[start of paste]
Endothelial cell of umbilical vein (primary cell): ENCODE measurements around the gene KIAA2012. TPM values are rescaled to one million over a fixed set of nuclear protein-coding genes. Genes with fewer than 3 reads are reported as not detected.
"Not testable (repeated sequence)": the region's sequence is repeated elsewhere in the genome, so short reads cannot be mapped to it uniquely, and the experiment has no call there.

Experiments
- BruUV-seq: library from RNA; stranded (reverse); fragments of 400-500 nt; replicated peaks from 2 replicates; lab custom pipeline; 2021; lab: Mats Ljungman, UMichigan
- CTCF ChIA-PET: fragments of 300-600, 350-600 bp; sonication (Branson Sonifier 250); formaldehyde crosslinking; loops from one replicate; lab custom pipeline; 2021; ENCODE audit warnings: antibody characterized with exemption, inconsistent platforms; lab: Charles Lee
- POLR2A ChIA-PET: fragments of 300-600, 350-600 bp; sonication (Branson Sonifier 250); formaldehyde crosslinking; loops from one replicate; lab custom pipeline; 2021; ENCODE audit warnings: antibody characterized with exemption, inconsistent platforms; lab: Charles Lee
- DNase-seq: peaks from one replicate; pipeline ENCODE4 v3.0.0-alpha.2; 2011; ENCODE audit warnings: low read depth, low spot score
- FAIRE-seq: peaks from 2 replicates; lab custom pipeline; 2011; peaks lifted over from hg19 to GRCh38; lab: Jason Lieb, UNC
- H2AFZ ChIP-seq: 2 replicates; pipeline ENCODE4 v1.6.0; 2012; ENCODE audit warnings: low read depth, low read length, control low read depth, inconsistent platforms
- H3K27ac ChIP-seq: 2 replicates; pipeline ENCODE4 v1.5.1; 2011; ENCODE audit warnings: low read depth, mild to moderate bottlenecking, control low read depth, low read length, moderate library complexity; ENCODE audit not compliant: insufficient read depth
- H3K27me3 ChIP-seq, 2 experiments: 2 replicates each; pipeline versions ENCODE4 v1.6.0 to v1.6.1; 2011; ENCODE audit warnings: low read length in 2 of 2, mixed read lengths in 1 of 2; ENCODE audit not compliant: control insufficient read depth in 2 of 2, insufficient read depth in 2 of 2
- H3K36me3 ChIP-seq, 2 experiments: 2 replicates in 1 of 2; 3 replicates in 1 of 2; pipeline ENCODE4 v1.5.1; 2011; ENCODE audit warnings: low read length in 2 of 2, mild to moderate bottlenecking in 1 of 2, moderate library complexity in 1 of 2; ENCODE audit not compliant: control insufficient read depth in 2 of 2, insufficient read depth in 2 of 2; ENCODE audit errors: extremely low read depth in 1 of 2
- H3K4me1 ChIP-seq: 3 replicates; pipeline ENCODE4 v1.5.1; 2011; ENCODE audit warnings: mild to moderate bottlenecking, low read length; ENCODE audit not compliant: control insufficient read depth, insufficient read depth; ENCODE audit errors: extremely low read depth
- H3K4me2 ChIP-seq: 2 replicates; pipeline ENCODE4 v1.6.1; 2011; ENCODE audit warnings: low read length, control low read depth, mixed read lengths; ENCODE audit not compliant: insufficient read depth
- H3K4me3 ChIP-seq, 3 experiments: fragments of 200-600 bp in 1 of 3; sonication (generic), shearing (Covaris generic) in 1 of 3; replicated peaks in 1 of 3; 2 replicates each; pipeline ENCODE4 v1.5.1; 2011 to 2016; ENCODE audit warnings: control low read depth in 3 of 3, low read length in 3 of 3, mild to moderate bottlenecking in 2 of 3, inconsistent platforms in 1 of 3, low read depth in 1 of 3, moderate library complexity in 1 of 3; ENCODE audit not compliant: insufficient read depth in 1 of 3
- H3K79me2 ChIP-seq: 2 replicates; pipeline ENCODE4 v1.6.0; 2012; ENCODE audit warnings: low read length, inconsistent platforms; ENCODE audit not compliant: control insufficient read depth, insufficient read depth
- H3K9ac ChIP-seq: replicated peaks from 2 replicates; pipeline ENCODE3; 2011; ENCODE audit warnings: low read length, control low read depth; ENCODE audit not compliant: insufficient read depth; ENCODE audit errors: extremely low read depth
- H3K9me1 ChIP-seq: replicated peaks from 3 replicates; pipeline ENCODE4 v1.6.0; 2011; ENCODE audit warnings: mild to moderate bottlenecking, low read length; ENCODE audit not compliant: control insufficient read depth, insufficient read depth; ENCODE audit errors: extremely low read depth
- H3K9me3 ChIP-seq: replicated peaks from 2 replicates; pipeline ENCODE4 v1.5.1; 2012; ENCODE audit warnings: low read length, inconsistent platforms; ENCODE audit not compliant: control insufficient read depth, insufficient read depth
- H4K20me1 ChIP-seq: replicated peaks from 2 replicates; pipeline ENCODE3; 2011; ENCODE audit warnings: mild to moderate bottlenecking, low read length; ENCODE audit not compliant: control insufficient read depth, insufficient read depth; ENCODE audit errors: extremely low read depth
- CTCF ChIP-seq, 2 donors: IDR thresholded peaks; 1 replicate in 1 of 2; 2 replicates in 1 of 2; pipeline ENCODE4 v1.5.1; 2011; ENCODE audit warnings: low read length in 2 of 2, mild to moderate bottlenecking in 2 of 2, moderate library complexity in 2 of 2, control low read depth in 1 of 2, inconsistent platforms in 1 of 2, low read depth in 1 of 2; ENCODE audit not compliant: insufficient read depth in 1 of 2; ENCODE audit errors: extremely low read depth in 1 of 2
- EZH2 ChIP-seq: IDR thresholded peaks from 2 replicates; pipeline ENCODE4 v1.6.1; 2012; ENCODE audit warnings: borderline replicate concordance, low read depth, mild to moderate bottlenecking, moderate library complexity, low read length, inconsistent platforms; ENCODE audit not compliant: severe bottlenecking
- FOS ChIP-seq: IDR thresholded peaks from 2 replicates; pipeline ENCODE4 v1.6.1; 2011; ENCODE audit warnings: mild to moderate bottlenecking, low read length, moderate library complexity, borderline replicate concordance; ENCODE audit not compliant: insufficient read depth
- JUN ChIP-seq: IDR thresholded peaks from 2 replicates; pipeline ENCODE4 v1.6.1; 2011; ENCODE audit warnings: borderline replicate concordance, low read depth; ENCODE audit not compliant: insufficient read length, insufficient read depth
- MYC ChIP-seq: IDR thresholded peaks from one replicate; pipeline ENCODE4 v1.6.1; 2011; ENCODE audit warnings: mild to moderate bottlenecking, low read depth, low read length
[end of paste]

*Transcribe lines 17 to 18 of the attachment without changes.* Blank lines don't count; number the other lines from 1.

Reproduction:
- H3K9ac ChIP-seq: replicated peaks from 2 replicates; pipeline ENCODE3; 2011; ENCODE audit warnings: low read length, control low read depth; ENCODE audit not compliant: insufficient read depth; ENCODE audit errors: extremely low read depth
- H3K9me1 ChIP-seq: replicated peaks from 3 replicates; pipeline ENCODE4 v1.6.0; 2011; ENCODE audit warnings: mild to moderate bottlenecking, low read length; ENCODE audit not compliant: control insufficient read depth, insufficient read depth; ENCODE audit errors: extremely low read depth